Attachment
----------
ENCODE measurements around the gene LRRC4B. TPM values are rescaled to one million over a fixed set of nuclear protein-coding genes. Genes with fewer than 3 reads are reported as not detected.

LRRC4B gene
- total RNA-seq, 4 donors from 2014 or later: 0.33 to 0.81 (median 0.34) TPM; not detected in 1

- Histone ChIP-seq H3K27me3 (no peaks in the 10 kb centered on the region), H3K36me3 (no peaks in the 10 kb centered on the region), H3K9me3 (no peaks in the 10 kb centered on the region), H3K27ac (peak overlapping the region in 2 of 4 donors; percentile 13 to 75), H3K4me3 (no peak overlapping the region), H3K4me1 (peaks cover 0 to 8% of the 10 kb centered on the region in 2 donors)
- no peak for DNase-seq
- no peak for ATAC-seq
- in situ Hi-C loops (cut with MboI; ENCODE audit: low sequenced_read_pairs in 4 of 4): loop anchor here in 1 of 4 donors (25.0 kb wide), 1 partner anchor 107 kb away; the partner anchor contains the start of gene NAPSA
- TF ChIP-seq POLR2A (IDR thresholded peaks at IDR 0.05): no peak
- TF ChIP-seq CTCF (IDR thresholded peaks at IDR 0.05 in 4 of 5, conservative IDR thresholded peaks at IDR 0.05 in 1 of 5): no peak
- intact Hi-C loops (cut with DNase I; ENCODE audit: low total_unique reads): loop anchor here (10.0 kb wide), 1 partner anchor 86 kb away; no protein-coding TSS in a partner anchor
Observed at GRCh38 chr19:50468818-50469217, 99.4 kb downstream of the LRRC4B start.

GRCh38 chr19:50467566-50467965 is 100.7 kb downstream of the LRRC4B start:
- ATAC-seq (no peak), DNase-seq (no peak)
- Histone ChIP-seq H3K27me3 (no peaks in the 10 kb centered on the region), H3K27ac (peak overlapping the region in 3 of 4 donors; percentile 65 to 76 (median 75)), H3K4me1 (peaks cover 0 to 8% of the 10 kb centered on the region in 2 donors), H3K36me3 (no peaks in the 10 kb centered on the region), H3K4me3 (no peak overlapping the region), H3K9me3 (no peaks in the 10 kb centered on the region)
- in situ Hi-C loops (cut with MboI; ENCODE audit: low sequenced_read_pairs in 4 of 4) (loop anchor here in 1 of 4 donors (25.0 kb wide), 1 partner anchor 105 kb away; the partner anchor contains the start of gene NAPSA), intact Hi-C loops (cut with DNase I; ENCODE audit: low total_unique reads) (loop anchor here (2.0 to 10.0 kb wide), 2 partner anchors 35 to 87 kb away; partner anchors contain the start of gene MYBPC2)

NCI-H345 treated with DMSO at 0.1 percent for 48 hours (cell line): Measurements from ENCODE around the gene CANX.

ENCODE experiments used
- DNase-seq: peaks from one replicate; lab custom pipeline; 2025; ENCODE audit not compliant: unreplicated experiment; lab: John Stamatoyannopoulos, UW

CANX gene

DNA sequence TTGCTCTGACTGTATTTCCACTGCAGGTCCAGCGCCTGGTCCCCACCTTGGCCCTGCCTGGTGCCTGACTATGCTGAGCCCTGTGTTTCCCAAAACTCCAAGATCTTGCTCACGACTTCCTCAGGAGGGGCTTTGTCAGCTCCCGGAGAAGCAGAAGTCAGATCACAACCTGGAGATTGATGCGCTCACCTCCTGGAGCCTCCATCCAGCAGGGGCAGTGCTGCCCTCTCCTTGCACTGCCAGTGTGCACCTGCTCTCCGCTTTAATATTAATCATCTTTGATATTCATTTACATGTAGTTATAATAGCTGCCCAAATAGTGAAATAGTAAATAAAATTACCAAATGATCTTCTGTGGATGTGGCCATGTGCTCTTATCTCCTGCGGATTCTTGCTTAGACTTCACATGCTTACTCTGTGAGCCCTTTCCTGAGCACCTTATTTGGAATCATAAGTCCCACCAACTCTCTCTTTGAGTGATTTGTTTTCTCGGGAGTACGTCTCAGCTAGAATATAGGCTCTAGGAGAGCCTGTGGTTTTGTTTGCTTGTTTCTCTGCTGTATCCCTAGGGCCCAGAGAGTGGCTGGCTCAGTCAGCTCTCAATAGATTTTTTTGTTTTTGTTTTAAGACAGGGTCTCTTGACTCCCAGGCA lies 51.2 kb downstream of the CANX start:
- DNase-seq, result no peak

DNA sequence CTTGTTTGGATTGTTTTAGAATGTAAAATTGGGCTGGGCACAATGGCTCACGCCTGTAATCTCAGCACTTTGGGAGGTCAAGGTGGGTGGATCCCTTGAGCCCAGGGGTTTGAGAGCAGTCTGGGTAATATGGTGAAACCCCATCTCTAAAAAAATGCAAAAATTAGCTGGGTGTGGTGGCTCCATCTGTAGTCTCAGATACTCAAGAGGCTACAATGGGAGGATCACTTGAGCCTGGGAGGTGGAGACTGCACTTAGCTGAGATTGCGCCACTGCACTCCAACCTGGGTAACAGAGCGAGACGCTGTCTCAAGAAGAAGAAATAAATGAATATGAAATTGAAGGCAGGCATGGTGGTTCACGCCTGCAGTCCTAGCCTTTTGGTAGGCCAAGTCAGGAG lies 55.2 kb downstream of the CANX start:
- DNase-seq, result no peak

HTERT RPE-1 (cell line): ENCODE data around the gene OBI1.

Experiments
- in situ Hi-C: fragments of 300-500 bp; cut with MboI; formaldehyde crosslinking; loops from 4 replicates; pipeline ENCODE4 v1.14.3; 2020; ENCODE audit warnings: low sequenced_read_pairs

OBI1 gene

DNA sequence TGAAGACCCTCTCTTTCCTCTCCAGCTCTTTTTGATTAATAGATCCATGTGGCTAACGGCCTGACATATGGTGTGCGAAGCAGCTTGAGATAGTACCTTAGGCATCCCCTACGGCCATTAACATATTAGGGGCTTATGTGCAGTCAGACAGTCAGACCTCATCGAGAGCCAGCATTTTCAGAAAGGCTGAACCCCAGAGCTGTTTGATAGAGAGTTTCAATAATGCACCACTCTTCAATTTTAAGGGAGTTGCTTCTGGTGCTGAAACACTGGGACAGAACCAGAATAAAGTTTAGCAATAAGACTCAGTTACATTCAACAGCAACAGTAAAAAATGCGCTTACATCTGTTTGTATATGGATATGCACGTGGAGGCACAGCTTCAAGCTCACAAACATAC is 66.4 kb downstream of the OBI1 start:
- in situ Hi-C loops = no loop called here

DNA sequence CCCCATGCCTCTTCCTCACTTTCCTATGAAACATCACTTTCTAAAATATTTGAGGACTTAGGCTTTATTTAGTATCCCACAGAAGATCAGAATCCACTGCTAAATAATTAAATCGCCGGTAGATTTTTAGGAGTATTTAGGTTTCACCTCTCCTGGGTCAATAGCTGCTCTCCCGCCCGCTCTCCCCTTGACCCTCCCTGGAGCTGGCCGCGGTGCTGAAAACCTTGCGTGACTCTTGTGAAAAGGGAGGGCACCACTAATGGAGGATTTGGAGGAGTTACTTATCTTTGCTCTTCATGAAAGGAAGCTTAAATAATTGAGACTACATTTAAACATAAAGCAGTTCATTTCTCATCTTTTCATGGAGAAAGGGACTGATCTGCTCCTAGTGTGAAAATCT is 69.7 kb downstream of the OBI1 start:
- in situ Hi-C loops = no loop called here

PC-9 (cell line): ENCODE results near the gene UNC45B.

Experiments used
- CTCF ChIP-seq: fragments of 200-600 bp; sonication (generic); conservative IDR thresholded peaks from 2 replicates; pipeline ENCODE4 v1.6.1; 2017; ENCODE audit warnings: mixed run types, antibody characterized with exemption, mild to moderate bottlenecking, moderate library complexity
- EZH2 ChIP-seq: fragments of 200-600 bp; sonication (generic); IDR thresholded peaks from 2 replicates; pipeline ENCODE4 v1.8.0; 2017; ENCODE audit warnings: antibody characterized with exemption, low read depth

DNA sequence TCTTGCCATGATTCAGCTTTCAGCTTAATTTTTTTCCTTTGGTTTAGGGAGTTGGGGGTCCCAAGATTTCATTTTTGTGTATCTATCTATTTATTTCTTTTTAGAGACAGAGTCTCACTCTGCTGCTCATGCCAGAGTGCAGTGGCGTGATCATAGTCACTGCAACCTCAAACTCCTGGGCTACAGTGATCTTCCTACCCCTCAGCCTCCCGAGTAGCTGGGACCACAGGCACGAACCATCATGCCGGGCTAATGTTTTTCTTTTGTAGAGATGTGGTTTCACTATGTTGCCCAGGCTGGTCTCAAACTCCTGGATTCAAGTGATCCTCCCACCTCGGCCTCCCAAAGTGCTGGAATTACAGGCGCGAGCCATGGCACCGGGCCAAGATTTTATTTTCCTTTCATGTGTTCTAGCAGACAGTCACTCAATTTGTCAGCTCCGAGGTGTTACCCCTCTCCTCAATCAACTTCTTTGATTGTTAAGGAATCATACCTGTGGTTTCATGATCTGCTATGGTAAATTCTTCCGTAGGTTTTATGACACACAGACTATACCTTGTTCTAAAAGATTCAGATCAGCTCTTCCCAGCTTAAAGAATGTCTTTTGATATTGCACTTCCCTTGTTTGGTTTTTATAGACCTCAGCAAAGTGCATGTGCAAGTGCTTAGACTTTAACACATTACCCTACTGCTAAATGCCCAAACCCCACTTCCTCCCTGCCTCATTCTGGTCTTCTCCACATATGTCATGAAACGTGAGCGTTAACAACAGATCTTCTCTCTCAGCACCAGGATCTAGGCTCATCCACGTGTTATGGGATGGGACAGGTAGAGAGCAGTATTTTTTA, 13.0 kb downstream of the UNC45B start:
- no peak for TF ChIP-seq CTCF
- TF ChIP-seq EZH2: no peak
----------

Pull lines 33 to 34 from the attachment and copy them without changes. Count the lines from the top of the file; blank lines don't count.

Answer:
Experiments used
- CTCF ChIP-seq: fragments of 200-600 bp; sonication (generic); conservative IDR thresholded peaks from 2 replicates; pipeline ENCODE4 v1.6.1; 2017; ENCODE audit warnings: mixed run types, antibody characterized with exemption, mild to moderate bottlenecking, moderate library complexity